|F Charlie Coyle (photo from T.J Colello/Cape Breton Post)|
Saint John matched their postseason loss total in their opening Memorial Cup game as the Sea Dogs were beaten by the OHL champion London Knights 5-3. Vladislav Namestnikov (Tampa Bay) scored twice for London and Michael Hauser made 22 saves in victory as Saint John looked sluggish and had their composure thrown off.
Charles-Oliver Roussel (Nashville Predators), Jonathan Huberdeau (Florida Panthers) and Ryan Tesink scored for Saint John while Minnesota Wild prospect Charlie Coyle had an assist.
Penalties set the tone for Saint John early and often. It only took 16 seconds before Huberdeau was sent to the penalty box for an elbow that could lead to a second postseason suspension for the 3rd overall pick in 2011. Although Roussel scored shorthanded less than 90 seconds later to give the Sea Dogs an early 1-0 lead, three penalty kills in the first 12:25 zapped their energy.
The Knights responded with two goals by Max Domi and Nemestnikov 84 seconds apart to take a 2-1 lead at the end of the first period. They continued the offensive explosion in the second period while getting in the heads of Saint John as Seth Griffith found himself wide open to make it 3-1 London.
However, Huberdeau took a pass from Coyle and scored Saint John's second shorthanded goal of the night with 2:02 left in the 2nd period on a bounce that fooled Hauser to bring the defending Memorial Cup champions within one at 3-2.
That was as close as the Sea Dogs could get though. Every time they got within one, London would find a way to respond and keep them at bay. A lot of credit has to go to the Knights' penalty kill, which made the Saint John power play (coming into the Memorial Cup at a remarkable 28.2%) seem mortal killing 4 of 5 penalties. However, while defensemen like Jarred Tinordi (Montreal Canadiens) kept the star-studded QMJHL champs at bay they simply outworked the Sea Dogs.
A key example is London's fourth goal. Forward Ryan Rupert beat both Saint John defensemen to the puck behind the net, created a turnover and found Austin Watson (Nashville) wide open in front of the slot. It's a goal that was created through hard work and one that the defending Memorial Cup champions have to be kicking themselves.
It wasn't a great night for either Wild prospect either. Phillips finished the game pointless and was schooled on the third London goal. He had a few chances and spent most of the game shooting but wasn't able to get anything going with linemates Stanislav Galiev and Thomas Jurco.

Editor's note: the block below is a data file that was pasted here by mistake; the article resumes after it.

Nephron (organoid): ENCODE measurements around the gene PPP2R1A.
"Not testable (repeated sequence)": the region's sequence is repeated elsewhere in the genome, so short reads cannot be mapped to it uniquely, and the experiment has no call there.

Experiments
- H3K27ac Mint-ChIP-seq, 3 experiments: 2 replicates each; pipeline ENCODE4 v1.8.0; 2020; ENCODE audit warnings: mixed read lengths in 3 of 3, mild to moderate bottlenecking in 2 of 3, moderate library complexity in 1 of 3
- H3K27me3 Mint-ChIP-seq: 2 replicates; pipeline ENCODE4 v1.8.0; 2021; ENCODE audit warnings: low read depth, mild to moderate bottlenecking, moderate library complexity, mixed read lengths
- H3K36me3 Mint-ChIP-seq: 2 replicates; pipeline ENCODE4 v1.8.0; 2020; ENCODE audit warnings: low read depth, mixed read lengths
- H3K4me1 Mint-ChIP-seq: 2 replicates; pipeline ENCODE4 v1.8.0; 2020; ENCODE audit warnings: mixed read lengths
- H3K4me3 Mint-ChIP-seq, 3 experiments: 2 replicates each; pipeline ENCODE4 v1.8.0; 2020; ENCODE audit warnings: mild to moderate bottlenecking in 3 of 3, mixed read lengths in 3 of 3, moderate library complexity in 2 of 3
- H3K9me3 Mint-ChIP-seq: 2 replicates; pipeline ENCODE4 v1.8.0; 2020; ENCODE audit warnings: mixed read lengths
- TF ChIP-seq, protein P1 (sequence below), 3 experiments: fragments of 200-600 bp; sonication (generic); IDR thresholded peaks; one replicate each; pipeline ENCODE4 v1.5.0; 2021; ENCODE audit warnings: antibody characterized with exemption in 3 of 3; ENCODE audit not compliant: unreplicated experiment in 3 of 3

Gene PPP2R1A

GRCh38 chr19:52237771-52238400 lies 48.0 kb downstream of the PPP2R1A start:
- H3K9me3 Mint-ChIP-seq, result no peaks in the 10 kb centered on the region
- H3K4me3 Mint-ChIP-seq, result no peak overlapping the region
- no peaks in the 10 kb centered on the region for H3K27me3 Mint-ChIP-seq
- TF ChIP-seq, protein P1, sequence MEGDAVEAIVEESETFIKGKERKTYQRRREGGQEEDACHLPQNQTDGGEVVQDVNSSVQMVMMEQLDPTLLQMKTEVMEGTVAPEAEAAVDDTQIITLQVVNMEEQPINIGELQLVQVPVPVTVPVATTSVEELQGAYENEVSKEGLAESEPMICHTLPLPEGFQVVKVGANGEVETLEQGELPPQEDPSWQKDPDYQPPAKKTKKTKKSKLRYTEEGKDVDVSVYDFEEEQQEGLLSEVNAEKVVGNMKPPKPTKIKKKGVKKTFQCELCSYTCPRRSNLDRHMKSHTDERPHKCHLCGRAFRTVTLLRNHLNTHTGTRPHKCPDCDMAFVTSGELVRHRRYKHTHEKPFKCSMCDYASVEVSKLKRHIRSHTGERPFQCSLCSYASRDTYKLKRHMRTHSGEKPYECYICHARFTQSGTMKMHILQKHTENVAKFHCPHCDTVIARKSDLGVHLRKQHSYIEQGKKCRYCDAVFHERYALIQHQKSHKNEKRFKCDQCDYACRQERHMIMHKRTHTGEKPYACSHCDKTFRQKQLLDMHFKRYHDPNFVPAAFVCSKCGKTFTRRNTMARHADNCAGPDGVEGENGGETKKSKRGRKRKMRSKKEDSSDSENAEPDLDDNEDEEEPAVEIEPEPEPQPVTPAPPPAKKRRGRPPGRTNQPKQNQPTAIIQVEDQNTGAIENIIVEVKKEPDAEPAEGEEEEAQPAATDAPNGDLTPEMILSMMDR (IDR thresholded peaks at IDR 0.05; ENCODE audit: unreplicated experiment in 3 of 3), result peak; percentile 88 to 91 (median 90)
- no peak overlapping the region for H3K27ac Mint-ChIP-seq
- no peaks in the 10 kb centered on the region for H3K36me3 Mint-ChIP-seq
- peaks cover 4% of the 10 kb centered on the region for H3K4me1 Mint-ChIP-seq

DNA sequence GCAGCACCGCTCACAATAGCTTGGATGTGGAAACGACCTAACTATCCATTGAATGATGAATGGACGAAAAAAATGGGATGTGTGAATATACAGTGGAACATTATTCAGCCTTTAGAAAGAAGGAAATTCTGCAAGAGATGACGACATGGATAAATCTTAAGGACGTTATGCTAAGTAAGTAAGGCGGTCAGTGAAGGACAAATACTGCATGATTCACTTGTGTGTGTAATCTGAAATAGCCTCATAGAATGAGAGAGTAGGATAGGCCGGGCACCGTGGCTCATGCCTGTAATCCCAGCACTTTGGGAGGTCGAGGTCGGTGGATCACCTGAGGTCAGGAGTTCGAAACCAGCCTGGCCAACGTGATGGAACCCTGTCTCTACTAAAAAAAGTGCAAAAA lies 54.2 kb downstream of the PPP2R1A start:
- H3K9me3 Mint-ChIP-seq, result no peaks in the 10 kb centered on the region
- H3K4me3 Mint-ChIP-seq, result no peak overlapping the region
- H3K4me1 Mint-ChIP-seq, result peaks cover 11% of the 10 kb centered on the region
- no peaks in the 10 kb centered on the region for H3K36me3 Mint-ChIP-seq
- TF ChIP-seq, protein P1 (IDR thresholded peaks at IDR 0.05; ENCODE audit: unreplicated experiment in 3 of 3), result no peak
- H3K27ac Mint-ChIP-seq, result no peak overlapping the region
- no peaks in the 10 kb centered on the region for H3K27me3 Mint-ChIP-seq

Coyle, meanwhile, picked up an assist but didn't create much in terms of Huberdeau's goal. In fact, until Phillips was added to their line the two were shut down (especially by Tinordi) and out of sync. There was a chance in the second period where the two had a 2 on 1 advantage and it seemed like they each wanted to do separate things. Of course, that was how Jonathan's night went - a night trying to do everything and being thrown off his game was bookended by bad penalties - but it's not a performance the QMJHL MVP looked to be happy with.
What now will be interesting is how Saint John responds to their loss after playing like a team Saturday that was 13-0 when scoring the first goal in the postseason and knew it.
Saint John next plays Edmonton Monday at 6 p.m. CT. The game will be tape delayed on NHL Network and showed at 12 p.m. CT Tuesday afternoon.
-For a tournament that's hyped as Canada's Frozen Four, it's kind of sad to see the atmosphere in Shawinigan. Compared to a sold out NHL arena in a neutral site, watching junior hockey's best in an arena that only seats 4500 and had some empty seats seems off. Heck, Minnesota HS section games have bigger crowds.
-Another disappointing thing was the Centre Bionest ice. Whether it affected Saint John's game is up for debate but the puck was bouncing all over the place.
-The Sportsnet announcers stated that Saint John, made up of mostly 19 and 20 year-old players, could play as an AHL team. That might be a stretch but with four first round picks and two seconds they have talent.
-Mastercard is getting the most out of their naming rights deal. I don't think there was a time where anyone stated it was the Memorial Cup without mentioning the credit card company.
-On the same note, going from the NCAA Tournament, which is devoid of all advertisements, to the World Championships and Mastercard Memorial Cup is an 180 degree turn.
-Charlie Coyle on the power play brought some size and skating to the Sea Dogs that Minnesota had been missing for most of the season.